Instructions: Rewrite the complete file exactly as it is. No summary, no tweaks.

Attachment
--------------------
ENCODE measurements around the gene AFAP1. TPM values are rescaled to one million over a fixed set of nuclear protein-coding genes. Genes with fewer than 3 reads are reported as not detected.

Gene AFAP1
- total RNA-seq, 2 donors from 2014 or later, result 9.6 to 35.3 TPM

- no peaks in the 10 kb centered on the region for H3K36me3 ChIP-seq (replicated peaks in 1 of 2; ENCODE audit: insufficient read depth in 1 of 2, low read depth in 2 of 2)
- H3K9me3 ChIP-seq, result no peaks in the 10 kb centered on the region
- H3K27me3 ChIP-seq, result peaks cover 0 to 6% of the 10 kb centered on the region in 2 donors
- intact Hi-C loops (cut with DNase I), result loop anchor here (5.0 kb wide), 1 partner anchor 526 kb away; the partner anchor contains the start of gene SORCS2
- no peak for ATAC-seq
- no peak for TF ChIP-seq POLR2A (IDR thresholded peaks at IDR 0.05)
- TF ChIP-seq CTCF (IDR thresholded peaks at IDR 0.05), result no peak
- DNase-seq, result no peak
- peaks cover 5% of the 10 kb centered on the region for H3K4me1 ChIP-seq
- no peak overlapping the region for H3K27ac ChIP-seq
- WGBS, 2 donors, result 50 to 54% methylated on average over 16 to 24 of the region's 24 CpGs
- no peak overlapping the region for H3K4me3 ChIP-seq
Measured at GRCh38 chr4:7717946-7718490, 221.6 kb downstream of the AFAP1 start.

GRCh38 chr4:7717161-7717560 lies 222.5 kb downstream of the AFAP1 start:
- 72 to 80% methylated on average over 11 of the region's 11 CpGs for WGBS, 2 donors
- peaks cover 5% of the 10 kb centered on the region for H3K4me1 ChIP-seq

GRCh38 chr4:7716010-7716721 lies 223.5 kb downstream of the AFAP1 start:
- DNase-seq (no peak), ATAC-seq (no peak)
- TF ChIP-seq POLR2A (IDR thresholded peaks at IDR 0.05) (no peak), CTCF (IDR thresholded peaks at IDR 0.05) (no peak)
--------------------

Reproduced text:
ENCODE measurements around the gene AFAP1. TPM values are rescaled to one million over a fixed set of nuclear protein-coding genes. Genes with fewer than 3 reads are reported as not detected.

Gene AFAP1
- total RNA-seq, 2 donors from 2014 or later, result 9.6 to 35.3 TPM

- no peaks in the 10 kb centered on the region for H3K36me3 ChIP-seq (replicated peaks in 1 of 2; ENCODE audit: insufficient read depth in 1 of 2, low read depth in 2 of 2)
- H3K9me3 ChIP-seq, result no peaks in the 10 kb centered on the region
- H3K27me3 ChIP-seq, result peaks cover 0 to 6% of the 10 kb centered on the region in 2 donors
- intact Hi-C loops (cut with DNase I), result loop anchor here (5.0 kb wide), 1 partner anchor 526 kb away; the partner anchor contains the start of gene SORCS2
- no peak for ATAC-seq
- no peak for TF ChIP-seq POLR2A (IDR thresholded peaks at IDR 0.05)
- TF ChIP-seq CTCF (IDR thresholded peaks at IDR 0.05), result no peak
- DNase-seq, result no peak
- peaks cover 5% of the 10 kb centered on the region for H3K4me1 ChIP-seq
- no peak overlapping the region for H3K27ac ChIP-seq
- WGBS, 2 donors, result 50 to 54% methylated on average over 16 to 24 of the region's 24 CpGs
- no peak overlapping the region for H3K4me3 ChIP-seq
Measured at GRCh38 chr4:7717946-7718490, 221.6 kb downstream of the AFAP1 start.

GRCh38 chr4:7717161-7717560 lies 222.5 kb downstream of the AFAP1 start:
- 72 to 80% methylated on average over 11 of the region's 11 CpGs for WGBS, 2 donors
- peaks cover 5% of the 10 kb centered on the region for H3K4me1 ChIP-seq

GRCh38 chr4:7716010-7716721 lies 223.5 kb downstream of the AFAP1 start:
- DNase-seq (no peak), ATAC-seq (no peak)
- TF ChIP-seq POLR2A (IDR thresholded peaks at IDR 0.05) (no peak), CTCF (IDR thresholded peaks at IDR 0.05) (no peak)